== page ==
1 of 4
Sleep Depriving Problem: Your teen is hardwired to stay up.
"At puberty the architecture of sleep changes," says Maas. Until adolescence, melatonin, the hormone that triggers the onset of sleep, is released in the afternoon as daylight fades. But for reasons that are still unclear, teens receive these hormonal signals later in the evening, delaying the time they start to feel sleepy by about two hours.
Sleep Solution: Reset the internal clock.
A consistent bedtime routine is just as important now as it was when he was a toddler. To prove it to him, pick one week when he'll test out your theory. First, work backward by subtracting 10 hours from when he needs to wake up. If your 13-year-old's alarm rings at 7 on school days, then the TV needs to go off at 9 each night followed by a half-hour of (nonscreen) mellow activities like reading for pleasure. For the 16-year-old who you let sleep till 9:30 on the weekends, set her curfew for 11:30 so she's asleep by midnight. Another option is to have your child go to sleep 15 minutes earlier every night for four or five nights until he regains an hour. "If he thinks your edict will be in force all year, he won't agree," says Mindell. "But for one week? He can do that. And he'll be surprised at how dramatically different he feels."
2 of 4
Sleep Depriving Problem: Your teen's connected 24/7.
Kids today are tethered to technology. "With more ways to stay connected, we see an increase in night-owlism among teens," says Dr. Emsellem.
Sleep Solution: Pull the plug.
Work with your teen to structure specific time slots during the evening when she watches a favorite TV show — or texts and makes calls. Make sure phones and the Internet are off during study times (unless needed for schoolwork). Veto all screens (TV, computer, handhelds, iPods) 30 minutes before lights-out and have her hand over her phone for the night.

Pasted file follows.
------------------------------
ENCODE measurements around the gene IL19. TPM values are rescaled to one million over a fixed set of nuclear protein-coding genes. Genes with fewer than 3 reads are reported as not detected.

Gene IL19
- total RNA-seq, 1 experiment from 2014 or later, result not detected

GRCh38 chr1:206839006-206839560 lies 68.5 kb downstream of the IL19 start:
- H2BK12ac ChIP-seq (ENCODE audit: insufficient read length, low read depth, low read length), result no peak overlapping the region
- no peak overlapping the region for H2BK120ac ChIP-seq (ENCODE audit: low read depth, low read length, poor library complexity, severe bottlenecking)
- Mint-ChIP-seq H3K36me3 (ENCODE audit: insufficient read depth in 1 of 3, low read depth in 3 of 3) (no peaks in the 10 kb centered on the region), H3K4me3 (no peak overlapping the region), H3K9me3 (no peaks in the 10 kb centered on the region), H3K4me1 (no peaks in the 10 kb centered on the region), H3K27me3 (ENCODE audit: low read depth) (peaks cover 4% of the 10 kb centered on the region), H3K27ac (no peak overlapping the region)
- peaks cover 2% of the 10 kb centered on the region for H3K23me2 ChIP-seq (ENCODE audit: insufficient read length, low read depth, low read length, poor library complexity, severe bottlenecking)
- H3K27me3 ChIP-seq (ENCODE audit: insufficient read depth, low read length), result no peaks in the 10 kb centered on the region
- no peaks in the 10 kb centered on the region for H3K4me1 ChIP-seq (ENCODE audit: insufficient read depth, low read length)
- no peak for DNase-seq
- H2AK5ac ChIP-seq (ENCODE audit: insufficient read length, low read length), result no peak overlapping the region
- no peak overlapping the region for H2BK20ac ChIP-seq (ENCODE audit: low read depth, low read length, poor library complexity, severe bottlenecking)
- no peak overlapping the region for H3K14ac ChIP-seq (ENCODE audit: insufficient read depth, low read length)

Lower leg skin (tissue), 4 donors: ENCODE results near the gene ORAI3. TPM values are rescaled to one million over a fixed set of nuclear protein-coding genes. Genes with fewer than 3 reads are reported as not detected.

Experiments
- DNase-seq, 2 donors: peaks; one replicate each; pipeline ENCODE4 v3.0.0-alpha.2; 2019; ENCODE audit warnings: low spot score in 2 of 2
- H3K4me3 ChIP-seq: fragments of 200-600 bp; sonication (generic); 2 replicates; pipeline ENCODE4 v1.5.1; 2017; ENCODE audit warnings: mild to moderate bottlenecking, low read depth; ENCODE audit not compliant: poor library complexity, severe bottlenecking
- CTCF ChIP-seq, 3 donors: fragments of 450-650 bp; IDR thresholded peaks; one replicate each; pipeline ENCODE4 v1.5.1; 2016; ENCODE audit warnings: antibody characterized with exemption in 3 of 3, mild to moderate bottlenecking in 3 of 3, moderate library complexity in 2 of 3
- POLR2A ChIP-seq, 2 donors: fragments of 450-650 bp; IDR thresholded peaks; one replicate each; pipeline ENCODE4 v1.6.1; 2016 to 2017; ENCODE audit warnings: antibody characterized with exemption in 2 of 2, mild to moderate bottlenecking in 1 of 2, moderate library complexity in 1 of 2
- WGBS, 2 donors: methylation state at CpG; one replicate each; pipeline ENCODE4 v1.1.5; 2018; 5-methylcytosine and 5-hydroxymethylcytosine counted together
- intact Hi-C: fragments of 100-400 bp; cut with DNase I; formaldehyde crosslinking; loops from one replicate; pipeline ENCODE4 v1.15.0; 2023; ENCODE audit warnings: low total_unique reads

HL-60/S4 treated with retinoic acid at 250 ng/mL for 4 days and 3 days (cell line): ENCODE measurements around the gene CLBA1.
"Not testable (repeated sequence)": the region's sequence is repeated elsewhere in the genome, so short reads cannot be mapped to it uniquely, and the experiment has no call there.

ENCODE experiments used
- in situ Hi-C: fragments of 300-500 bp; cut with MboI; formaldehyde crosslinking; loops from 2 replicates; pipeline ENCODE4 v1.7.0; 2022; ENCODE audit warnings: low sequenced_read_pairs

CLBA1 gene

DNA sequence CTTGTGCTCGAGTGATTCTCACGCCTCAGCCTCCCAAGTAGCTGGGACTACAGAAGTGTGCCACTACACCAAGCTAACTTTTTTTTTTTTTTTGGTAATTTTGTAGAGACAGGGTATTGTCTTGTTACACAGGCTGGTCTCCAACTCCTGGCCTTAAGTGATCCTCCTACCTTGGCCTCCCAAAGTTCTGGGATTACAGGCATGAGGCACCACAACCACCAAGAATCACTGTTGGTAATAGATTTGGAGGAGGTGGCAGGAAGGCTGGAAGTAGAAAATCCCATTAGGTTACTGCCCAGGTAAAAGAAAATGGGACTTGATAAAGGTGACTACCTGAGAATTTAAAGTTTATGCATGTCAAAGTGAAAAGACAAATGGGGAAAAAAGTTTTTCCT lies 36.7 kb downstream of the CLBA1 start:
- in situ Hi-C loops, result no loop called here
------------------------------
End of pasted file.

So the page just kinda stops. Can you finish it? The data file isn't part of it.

3 of 4
Sleep Depriving Problem: Your teen's stress levels are off the charts.
Whether it's headaches or stomachaches, overeating or not eating, signs of extreme stress among teens are becoming more and more common. In a recent study, researchers found a strong link between sleeplessness in adolescents and a wide range of physical, psychological and interpersonal problems, including anxiety and depression.
Solution: Dial down the tension.
Two of the best stress busters are being organized and exercising — but they're often the hardest things for overcommitted teens to implement into their lives. Start off with a day planner to track what's due when, as well as tests, family events and extracurricular obligations. Brainstorm ways to streamline the morning routine (pick out clothes the night before, fill the backpack, place sports equipment by the door). Once he's better organized, he'll have time for exercise, whether it's shooting baskets or going for a bike ride.
Help him figure out how to wind down before bed — maybe it's taking a warm shower or listening to quiet music. If your child seems unusually stressed and won't confide in you, perhaps a favorite aunt, or coach, school psychologist or clergyman can help.
4 of 4
Sleep Depriving Problem: A busy bedroom.
It's critical for teens to separate their daytime from their nighttime.
Solution: Create a sleep-friendly zone.
"A cluttered room ramps up anxiety," says Dr. Emsellem. Ask if you can help sort through the piles while still being respectful of her territory. Give her a budget, but free rein, to design her own sanctuary. Paint the walls a calming blue, green or tan. Save the bedroom for sleeping and relaxing. If there's no other quiet place to work, suggest she study only at her desk, not on the bed. Lower the thermostat to 68 degrees. Consider installing blackout shades — but to combat grogginess, open them the minute she gets up.
Originally published in the March 1, 2010 issue of Family Circle magazine.